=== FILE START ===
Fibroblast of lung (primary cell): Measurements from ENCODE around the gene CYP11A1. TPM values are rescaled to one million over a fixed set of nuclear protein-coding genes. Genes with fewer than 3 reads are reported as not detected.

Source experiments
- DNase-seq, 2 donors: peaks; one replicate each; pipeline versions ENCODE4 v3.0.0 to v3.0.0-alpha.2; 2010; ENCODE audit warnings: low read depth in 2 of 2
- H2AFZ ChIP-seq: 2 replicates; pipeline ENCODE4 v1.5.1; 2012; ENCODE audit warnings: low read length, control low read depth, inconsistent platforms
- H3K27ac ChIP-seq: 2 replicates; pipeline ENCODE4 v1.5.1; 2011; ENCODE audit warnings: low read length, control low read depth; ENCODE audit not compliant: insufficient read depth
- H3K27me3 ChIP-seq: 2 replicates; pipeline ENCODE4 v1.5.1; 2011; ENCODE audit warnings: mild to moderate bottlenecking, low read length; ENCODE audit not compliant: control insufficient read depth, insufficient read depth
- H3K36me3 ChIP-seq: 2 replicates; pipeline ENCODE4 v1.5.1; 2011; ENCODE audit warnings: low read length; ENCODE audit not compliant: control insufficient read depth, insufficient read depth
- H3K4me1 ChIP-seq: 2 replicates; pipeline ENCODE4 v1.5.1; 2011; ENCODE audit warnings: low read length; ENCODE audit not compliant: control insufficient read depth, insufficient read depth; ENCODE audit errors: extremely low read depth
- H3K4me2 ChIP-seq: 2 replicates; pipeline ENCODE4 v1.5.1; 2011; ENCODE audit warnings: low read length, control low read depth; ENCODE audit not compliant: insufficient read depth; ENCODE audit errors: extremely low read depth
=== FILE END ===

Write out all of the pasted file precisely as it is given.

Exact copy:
Fibroblast of lung (primary cell): Measurements from ENCODE around the gene CYP11A1. TPM values are rescaled to one million over a fixed set of nuclear protein-coding genes. Genes with fewer than 3 reads are reported as not detected.

Source experiments
- DNase-seq, 2 donors: peaks; one replicate each; pipeline versions ENCODE4 v3.0.0 to v3.0.0-alpha.2; 2010; ENCODE audit warnings: low read depth in 2 of 2
- H2AFZ ChIP-seq: 2 replicates; pipeline ENCODE4 v1.5.1; 2012; ENCODE audit warnings: low read length, control low read depth, inconsistent platforms
- H3K27ac ChIP-seq: 2 replicates; pipeline ENCODE4 v1.5.1; 2011; ENCODE audit warnings: low read length, control low read depth; ENCODE audit not compliant: insufficient read depth
- H3K27me3 ChIP-seq: 2 replicates; pipeline ENCODE4 v1.5.1; 2011; ENCODE audit warnings: mild to moderate bottlenecking, low read length; ENCODE audit not compliant: control insufficient read depth, insufficient read depth
- H3K36me3 ChIP-seq: 2 replicates; pipeline ENCODE4 v1.5.1; 2011; ENCODE audit warnings: low read length; ENCODE audit not compliant: control insufficient read depth, insufficient read depth
- H3K4me1 ChIP-seq: 2 replicates; pipeline ENCODE4 v1.5.1; 2011; ENCODE audit warnings: low read length; ENCODE audit not compliant: control insufficient read depth, insufficient read depth; ENCODE audit errors: extremely low read depth
- H3K4me2 ChIP-seq: 2 replicates; pipeline ENCODE4 v1.5.1; 2011; ENCODE audit warnings: low read length, control low read depth; ENCODE audit not compliant: insufficient read depth; ENCODE audit errors: extremely low read depth